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Your post reminded me of the time we were on a Boy Scout high adventure. We stopped in a fairly large town in Kentucky for supplies. I had anticipated getting food for a cookout back at our campsite. One of the other adults had other ideas and when I stated my idea, he said he thought we ought to go to a smorgasbord restaurant. I foolishly said we ought to let the boys decide. Before I could say more he called out to the Scouts “ what do you want for dinner boys, a smorgasbord with unlimited food or a wiener on a stick?” We went to the smorgasboard. Such is the choice in how we camp. I’ve had some pretty fine evenings in front of a fire with a stick in my hand and a sunset on the horizon. Smorgasboard restaurants with the exception of Bettys at Niagara Falls not so much.
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Old 01-06-2020, 12:33 PM   #11
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Originally Posted by Julie T. View Post
I would never decorate my home the way our 2005 Bigfoot 25 rear queen is decorated but there is a reason for many of the choices when it was made.

FLOORS: I have tile and wood floors in my home, in the trailer, vinyl! Why? Vinyl is easier to maintain and wood and tile is heavy and impractical. Options?--- Leave it as is or replace with vinyl looking wood floors! (which I did in my last fiberglass trailer)

WINDOWS and WINDOW COVERINGS: I have double pane windows in my home but they are not anti-reflective and they don't slide to open. At home, I have large grommet curtain panels in solid neutral color choices that fit the style of each room in my home. In the trailer, the windows are also double pane but have an antireflective coating. The trailer has day/night pleated shades (VERY NICE quality and practicality) but we also have dated, printed fabric covered cornice board tops and sides. Why? Temperature control for the windows and for the shades, stability while being towed, light filtering or privacy options, cornice boards hide and protect the edges of the shades. Options? Leave it as is or recover them to a fabric of my choosing, replace with alternate window coverings, remove the cornice boards. That would leave the shades vulnerable to damage though.

UPHOLSTERY: I have current, neutral solid-colored upholstery in my home. In the trailer, it is a thick, high quality but dated pattern (again, thankfully in neutral tones). Why? It's an older trailer and decor and tastes are different and change. Options? Leave it or get them recovered to a fabric of my choosing.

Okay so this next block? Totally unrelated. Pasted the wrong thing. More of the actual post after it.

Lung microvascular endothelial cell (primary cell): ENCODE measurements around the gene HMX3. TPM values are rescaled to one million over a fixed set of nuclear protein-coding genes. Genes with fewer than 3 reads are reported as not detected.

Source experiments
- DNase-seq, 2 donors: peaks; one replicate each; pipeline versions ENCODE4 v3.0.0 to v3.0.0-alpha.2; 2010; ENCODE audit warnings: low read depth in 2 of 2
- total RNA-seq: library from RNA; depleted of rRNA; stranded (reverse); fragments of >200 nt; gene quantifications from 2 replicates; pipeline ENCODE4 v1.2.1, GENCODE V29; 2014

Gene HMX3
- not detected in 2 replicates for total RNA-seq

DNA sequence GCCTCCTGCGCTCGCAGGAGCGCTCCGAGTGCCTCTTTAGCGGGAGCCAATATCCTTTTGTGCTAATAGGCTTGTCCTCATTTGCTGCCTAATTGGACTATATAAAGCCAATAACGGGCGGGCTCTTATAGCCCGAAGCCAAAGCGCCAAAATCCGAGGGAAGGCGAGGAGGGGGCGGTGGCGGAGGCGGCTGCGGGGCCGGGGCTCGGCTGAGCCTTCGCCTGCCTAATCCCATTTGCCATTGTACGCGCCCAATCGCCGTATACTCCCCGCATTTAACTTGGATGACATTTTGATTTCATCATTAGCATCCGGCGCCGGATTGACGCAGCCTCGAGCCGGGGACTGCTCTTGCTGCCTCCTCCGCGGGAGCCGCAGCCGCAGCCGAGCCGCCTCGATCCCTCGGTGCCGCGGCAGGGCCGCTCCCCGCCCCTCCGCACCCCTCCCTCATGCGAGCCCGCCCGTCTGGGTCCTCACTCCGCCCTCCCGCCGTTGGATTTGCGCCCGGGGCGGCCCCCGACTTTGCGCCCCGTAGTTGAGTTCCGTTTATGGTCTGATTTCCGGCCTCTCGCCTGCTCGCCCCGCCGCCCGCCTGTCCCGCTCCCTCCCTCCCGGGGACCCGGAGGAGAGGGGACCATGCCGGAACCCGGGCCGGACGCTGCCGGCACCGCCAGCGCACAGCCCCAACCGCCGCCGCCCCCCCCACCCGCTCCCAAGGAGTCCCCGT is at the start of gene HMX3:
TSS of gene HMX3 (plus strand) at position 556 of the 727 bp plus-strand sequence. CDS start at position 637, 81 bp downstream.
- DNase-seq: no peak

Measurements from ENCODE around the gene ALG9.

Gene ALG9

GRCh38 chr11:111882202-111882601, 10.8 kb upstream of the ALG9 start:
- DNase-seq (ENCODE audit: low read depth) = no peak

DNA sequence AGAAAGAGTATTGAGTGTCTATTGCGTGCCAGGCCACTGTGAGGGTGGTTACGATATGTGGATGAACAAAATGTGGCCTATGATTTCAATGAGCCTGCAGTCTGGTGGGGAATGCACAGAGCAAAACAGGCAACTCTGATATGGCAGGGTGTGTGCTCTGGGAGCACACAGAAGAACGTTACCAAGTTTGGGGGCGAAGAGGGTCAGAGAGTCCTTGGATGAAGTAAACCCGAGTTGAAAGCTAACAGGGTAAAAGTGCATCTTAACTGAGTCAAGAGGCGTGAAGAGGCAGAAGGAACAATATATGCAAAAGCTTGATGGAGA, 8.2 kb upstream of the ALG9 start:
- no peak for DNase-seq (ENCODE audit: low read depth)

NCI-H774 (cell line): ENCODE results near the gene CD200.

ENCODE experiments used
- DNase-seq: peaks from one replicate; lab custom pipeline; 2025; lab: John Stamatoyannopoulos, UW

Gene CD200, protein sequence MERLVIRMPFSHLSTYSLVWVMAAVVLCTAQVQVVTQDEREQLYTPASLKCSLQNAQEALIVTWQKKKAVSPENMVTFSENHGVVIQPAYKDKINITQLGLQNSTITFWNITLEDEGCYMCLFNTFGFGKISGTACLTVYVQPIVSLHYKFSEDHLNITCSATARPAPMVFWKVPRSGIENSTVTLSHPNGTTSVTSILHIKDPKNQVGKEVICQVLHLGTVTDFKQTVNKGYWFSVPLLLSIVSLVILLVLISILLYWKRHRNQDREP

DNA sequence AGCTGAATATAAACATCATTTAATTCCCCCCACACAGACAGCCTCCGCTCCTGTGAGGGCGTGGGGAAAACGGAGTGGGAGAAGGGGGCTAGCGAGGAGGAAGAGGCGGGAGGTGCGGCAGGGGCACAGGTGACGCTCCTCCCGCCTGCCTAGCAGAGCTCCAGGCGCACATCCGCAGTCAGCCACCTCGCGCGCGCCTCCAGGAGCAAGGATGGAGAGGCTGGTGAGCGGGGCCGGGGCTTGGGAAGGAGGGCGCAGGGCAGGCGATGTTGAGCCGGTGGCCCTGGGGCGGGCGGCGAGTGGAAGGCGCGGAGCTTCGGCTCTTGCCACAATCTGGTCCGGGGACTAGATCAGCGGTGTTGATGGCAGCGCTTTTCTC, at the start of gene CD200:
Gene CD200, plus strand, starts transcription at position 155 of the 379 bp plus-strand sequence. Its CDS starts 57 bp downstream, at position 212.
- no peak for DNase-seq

CEILINGS: My home has plaster ceilings, the trailer a marine headliner (carpet). Why? Improved insulation, good when you are in the hot sun and cold. I've been told that the ceiling covering material is very high-end and the kind you see used in expensive motorhomes and 5th wheels. Options? Leave it and appreciate the insulation it provides. Foolish to remove.

WALLCOVERING: My walls at home are painted in neutral tones of white and light gray, one room is tan. I have removed lots of outdated wallpaper from the previous owner when we bought the home in 1996. In the trailer, we have a dated neutral-colored faux finish vinyl wall covering. Why? A trailer gets dirty, bugs are swatted and leave bug juice, food and grease are splashed on the surface. Dust and smudges from touching the walls cause them to get dirty. Vinyl allows them to be cleaned easily and the neutral color hides the marks well until they are cleaned.

CABINETS: My cabinets at home are contemporary and many are white or a dark espresso. In the trailer they are brown oak and very traditional. I'm glad they are solid wood, have great hinges and stay closed! Options: Leave them as is or paint them white or stain them darker. (We do plan to do this soon. Just got our trailer last summer.)

FIXTURES AND HARDWARE: At home we have stylish light fixtures, bathroom fixtures and cabinet and door hardware. The trailer has plastic lights, fluorescent and LED. Cabinet pulls are shiny gold/chrome. Again, this is a 15-year-old trailer and trailers need to be kept lightweight. Options: Leave as is or update the lighting and hardware.